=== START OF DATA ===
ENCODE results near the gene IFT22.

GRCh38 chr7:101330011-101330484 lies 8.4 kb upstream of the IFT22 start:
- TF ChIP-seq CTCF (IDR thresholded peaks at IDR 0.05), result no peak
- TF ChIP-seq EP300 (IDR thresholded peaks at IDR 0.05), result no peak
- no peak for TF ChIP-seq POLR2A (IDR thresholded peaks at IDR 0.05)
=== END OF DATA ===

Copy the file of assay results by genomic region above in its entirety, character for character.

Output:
ENCODE results near the gene IFT22.

GRCh38 chr7:101330011-101330484 lies 8.4 kb upstream of the IFT22 start:
- TF ChIP-seq CTCF (IDR thresholded peaks at IDR 0.05), result no peak
- TF ChIP-seq EP300 (IDR thresholded peaks at IDR 0.05), result no peak
- no peak for TF ChIP-seq POLR2A (IDR thresholded peaks at IDR 0.05)